The 23rd annual Pet Fair Asia – the leading innovation hub for the international pet food industry – took place in Shanghai from August 19th to 23rd and, despite the COVID-19 crisis, was bigger than ever with an increased number of both exhibitors and visitors.

 

Luying Wang, Diana Pet Food ASPAC Marketing Coordinator and Arnaud Savarin, ASPAC Vivae Product Manager went along to discover some of the key trends. They share their insight and analysis of the key product trends at the show, including: the main drivers behind the premiumization of China’s pet food market; how domestic brands are appealing to new generations of pet parents; and how the humanization of pet food is driving innovation.

 

 

 

Three trends shaping the premiumization of China’s pet food market

 

There are three main axes being developed by manufacturers to emphasize product quality and achieve a more premium positioning for their pet food products.

 

 

Development of alternative processes

 

The first is the development of alternative processes such as freeze-dried, which allows for more natural, fresh products with less preservatives and visible ingredients.

 

Freeze-dried products are also healthier as this gentle process allows for better preservation of nutrients. This positioning prevailed over the more classical “less preservatives” claim in products observed, which potentially meet the new Chinese regulation expecting more substantial evidence of product naturality. Some brands even claim that they use wholesome meat to produce high quality freeze-dried food.

 

 

 

The process was widely used on the entire product or as an ingredient for treats and a complete food diet. This technology, as well as dehydration, is also being used to bring real pieces of meat, fruit and veg into the blend. Other processes such as oven-baked and low temperature cooking were also part of the alternative processes seen during the fair.

 

 

Over the last two years, the trend has been for extrusion kibbles plus one kind of freeze-dried cube. But this year, there were more than three to five different kinds of kibbles in one pack, for example, freeze-dried salmon, seaweed particles, freeze-dried beef and freeze-dried egg yolk. Overall, the result is a more colorful collocation.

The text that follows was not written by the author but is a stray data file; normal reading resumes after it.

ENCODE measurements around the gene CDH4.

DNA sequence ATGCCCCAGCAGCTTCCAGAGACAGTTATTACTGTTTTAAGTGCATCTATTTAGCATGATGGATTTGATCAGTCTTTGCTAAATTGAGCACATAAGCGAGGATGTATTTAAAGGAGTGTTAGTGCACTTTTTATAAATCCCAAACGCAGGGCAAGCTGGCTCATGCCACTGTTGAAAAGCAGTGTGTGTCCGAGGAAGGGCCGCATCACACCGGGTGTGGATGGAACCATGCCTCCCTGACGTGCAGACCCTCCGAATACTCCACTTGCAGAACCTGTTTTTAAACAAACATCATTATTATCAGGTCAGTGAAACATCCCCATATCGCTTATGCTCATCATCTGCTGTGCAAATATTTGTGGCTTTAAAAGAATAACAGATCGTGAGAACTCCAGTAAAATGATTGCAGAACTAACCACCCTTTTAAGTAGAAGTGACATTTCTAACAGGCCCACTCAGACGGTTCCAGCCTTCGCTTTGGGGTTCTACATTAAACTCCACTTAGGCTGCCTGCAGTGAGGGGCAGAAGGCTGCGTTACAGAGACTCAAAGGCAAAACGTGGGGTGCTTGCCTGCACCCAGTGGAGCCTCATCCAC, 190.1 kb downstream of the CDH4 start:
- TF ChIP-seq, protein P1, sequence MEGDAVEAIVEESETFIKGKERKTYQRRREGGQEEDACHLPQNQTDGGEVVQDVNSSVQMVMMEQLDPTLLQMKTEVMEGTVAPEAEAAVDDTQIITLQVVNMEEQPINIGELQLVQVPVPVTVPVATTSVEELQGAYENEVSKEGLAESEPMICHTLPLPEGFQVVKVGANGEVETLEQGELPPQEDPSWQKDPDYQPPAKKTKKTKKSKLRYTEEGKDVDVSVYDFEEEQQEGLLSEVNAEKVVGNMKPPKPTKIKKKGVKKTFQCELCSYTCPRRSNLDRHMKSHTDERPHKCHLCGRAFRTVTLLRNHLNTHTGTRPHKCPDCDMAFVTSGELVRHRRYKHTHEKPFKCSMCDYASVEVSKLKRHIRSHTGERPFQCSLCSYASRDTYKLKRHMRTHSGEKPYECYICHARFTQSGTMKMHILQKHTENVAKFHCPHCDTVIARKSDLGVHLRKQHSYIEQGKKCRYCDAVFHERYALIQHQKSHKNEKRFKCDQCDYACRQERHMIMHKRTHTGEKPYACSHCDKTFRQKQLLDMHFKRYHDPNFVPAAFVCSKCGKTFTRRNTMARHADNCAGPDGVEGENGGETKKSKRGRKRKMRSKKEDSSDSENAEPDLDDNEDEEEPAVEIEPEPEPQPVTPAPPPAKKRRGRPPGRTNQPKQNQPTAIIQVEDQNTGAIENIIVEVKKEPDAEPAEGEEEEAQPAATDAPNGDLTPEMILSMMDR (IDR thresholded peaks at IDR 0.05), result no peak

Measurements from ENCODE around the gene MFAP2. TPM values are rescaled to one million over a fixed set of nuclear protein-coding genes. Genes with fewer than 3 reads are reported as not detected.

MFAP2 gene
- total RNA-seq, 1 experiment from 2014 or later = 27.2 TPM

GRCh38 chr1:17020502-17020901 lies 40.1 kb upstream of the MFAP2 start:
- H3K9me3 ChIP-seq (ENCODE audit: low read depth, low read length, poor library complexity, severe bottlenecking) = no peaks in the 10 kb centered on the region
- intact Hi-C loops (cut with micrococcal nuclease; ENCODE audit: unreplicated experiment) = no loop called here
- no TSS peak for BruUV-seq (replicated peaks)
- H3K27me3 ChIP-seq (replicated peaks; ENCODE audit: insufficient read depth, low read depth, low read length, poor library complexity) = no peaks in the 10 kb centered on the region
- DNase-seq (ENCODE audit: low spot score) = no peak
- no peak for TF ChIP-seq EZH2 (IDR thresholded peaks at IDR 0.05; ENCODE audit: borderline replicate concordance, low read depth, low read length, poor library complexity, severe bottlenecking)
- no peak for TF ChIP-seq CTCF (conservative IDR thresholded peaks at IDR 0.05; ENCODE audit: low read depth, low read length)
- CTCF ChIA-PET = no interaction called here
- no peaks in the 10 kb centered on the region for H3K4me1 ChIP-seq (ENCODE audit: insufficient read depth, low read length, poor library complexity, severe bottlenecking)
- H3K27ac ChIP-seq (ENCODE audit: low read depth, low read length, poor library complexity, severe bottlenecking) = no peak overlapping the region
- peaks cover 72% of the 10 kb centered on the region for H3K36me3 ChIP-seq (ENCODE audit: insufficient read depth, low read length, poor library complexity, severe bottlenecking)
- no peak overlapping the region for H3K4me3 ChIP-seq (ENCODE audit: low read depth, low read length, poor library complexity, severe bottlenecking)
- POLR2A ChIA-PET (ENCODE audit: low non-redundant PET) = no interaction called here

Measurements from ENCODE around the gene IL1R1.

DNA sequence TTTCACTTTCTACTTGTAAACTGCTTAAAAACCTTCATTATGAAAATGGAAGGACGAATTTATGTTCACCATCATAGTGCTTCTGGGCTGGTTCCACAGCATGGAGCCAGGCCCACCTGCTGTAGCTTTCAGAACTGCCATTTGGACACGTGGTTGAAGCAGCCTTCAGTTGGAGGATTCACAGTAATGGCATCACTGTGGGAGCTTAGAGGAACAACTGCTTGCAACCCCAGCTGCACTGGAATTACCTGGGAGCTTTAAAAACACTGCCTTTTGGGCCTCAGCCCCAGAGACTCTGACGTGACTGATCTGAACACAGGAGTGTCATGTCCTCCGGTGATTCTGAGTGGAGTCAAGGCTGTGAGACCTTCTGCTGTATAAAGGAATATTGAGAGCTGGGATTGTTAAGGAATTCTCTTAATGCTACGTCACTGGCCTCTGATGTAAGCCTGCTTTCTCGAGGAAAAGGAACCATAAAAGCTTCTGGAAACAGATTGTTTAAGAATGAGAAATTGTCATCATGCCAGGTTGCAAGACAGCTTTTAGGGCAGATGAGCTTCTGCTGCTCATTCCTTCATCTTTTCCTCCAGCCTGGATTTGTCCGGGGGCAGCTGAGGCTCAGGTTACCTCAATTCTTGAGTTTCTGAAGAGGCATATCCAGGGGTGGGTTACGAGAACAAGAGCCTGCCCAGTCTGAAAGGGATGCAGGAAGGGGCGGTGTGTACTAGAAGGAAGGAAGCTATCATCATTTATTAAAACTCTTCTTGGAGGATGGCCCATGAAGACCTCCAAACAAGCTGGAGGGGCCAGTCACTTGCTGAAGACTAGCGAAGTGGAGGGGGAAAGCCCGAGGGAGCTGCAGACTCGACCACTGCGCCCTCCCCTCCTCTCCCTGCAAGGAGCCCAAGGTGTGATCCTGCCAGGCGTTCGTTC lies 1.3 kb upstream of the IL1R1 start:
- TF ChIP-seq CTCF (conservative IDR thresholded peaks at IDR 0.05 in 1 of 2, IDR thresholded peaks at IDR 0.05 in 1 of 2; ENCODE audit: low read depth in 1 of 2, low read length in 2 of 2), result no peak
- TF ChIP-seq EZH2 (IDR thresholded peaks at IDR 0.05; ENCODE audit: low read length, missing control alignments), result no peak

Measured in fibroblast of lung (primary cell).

New functional ingredients

 

The second trend observed at the show was a much wider use of new functional ingredients to support health claims. The ingredients addressed well-established claims, such as digestive health, but also more recent and modern concerns, such as immunity or stress management. These new ingredients also allow for legitimate positioning with tangible proof, resulting in better informed pet owners.

 

 

Protein sourcing innovations

 

The third trend that really stood out was the introduction of new protein sourcing innovations. On a basic level, the aim is to bring variety into the bowl – cultural curiosity – but also, to project a natural image with a wild positioning or to find sustainable alternatives to existing ingredients. Another motivation for the rise in new protein sources is to address sensitivity issues with exotic protein sometimes incorporated as a single source to reduce allergenic effects.

 

 

 

Domestic brands with next generation appeal

 

It’s clear to see that manufacturers understand the importance of seducing the new generations of Millennials and Gen Z, who are particularly enthusiastic to consume on behalf their pets. This is why, in order to compete with the high number of foreign brands that want to break into the Chinese market, local brands – even traditional, reputable ones from pet care to pet food – are innovating to satisfy this segment of the population.

 

Their aim is to develop a more youthful, new look for their products that respects not only the consumer demand for good quality but also better value for money, while, at the same time, delivering a more impactful, funny design. As well as developing visually appealing products, they are also looking to engage their fan base via social media communication.

 

 

Humanization drives innovation

 

Humanization remains a strong driver of innovation. Some examples include: the treats format mimicking human food codes; proposing a culinary experience with gourmet wet recipes; and the possibility of personalization with DIY options or topping sauce.

 

 

 

There was also evidence of a sudden outbreak of liquid food products this year, examples included milk and yogurt and even tea and soup!

 

 

 

Header image by Pet Fair Asia

take-home points

 

  • The development of alternative processes, the increased use of functional ingredients to support health claims and the introduction of animal protein originality are the three main areas shaping the premiumization of China’s pet food market.
  • More youthful, fun product design is being used by domestic brands to seduce a new generation of pet parents in China and compete with foreign brands trying to break into the market.
  • An acceleration in pet food humanization with products mimicking human food codes, such as culinary experiences in the form of gourmet wet recipes and bespoke DIY and topping options.